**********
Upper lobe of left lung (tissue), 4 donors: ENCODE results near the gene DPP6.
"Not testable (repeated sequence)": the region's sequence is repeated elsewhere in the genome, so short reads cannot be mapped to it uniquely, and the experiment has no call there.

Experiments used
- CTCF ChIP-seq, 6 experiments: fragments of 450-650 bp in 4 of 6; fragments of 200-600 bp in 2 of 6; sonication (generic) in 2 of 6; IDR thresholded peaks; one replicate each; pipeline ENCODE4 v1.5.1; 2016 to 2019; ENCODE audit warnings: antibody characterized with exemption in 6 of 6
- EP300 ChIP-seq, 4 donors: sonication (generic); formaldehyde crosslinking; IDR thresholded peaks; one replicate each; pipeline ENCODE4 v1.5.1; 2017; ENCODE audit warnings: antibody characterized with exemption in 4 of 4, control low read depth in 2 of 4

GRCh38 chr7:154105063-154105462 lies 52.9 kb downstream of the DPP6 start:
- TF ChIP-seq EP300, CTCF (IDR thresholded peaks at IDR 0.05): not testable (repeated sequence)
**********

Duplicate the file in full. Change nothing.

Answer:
Upper lobe of left lung (tissue), 4 donors: ENCODE results near the gene DPP6.
"Not testable (repeated sequence)": the region's sequence is repeated elsewhere in the genome, so short reads cannot be mapped to it uniquely, and the experiment has no call there.

Experiments used
- CTCF ChIP-seq, 6 experiments: fragments of 450-650 bp in 4 of 6; fragments of 200-600 bp in 2 of 6; sonication (generic) in 2 of 6; IDR thresholded peaks; one replicate each; pipeline ENCODE4 v1.5.1; 2016 to 2019; ENCODE audit warnings: antibody characterized with exemption in 6 of 6
- EP300 ChIP-seq, 4 donors: sonication (generic); formaldehyde crosslinking; IDR thresholded peaks; one replicate each; pipeline ENCODE4 v1.5.1; 2017; ENCODE audit warnings: antibody characterized with exemption in 4 of 4, control low read depth in 2 of 4

GRCh38 chr7:154105063-154105462 lies 52.9 kb downstream of the DPP6 start:
- TF ChIP-seq EP300, CTCF (IDR thresholded peaks at IDR 0.05): not testable (repeated sequence)